Archive for the 'Coalition' Category

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Reports two people shot outside Parliament

Wednesday, March 22nd, 2017

 

Let’s hope this doesn’t escalate

TSE

 



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If the opposition leader wasn’t so feeble May/Hammond would find it harder to ignore specific manifesto commitments

Wednesday, March 8th, 2017

The 2017 version of the pasty tax?

At GE2015, less than two years ago, the Conservative made a very specific pledge – if elected there would be no increase in VAT, National Insurance Contributions or income tax.

Well today’s big budget announcement from the Chancellor that the self-employed are going to see the NI contributions going up is going to be a hard one to explain and we’ve already seen the start of a storm brewing. One section of the working population who’ll be affected are freelance journalists and they are going to remember.

The Spectator’s main story on the budget is headed “Biggest loser from this Budget? The credibility of Tory tax promises”.

Already UKIP have seen an opportunity and their most capable figure Suzanne Evans has already started the attacks.

Fortunately for the blue team they face an official opposition led by the hapless Corbyn who barely mentioned the NI increases in his tedious response.

Very specific manifesto pledges have to be treated with great caution. At the very least Hammond needed to have made a convincing case as to the reason which he failed to do.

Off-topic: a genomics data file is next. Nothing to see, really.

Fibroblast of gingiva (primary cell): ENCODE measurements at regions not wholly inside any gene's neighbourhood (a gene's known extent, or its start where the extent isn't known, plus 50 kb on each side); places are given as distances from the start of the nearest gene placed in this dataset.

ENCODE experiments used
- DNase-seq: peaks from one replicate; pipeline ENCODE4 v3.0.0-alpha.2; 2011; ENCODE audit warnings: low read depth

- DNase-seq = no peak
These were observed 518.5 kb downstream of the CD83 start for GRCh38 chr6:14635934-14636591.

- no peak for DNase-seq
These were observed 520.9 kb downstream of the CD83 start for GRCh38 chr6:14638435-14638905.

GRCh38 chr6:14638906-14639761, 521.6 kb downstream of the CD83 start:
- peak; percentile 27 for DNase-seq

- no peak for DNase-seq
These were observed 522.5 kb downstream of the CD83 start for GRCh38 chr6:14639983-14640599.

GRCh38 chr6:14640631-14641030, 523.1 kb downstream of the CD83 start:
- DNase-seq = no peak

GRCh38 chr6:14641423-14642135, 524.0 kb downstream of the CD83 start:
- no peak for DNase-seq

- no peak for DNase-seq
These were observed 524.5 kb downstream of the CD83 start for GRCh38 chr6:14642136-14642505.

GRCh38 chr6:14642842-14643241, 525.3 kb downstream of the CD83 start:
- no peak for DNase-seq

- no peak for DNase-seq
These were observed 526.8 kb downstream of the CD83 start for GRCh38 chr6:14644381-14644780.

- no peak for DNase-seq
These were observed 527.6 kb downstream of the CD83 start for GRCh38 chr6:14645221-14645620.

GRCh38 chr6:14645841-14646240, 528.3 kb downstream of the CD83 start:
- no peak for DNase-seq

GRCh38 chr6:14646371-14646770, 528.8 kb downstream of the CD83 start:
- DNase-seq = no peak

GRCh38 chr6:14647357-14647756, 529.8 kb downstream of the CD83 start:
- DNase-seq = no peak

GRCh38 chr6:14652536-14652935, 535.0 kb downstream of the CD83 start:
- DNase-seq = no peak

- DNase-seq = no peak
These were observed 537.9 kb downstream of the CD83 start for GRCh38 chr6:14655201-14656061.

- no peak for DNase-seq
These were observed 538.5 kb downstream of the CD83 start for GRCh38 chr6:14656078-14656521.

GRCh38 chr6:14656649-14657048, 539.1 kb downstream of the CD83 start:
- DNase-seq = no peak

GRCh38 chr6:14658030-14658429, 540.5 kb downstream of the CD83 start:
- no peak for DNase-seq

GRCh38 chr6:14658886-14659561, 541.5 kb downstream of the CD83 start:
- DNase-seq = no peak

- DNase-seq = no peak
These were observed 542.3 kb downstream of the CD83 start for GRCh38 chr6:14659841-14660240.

A mistake which won’t easily go away.

Mike Smithson




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The Russians give Nigel Farage a “knighthood” on their TV channel, RT

Friday, March 3rd, 2017

But he’s not got a PhD or played for Tranmere



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Don Brind explores the intriguing silence of Len McCluskey in the post Copeland debate

Monday, February 27th, 2017

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Has he started to worry about the Corbyn effect on working class voters?

Some time ago I went up to introduce myself to Angela Rayner. I wanted to congratulate her on her debut speech to the Labour conference as Shadow Education Secretary.

“You don’t need to introduce yourself, she said. “ I know who you are. You helped get me here” She went on to remind me that she had taken part in a training scheme for potential parliamentary candidates organised by Unite. The aim was to make sure that working class candidates who hadn’t been to university and didn’t have working for an MP or a front benchers on their CV had the skills to shine at selection conferences.

It was the brainchild of Unite general gecretary Len McCluskey and senior Unite MP Jon Trickett. I was an enthusiastic (pro bono) trainer because I shared their belief that the Labour party needed more working class MPs.  Angela Rayner is a celebrated product of the scheme and it was because of McCluskey’s role in setting it up that gave him her backing for re-election as general secretary of the country’s biggest union. Nominations have now closed in the contest, which I argued here few weeks ago is a potential game changer for Labour.

Following last week’s two by elections one of Jeremy Corbyn’s union backers, Unison leader, Dave Prentis was quick to come out and declare that Copeland was “disastrous” adding “The blame for these results does not lie solely with Jeremy Corbyn, but he must take responsibility for what happens next.”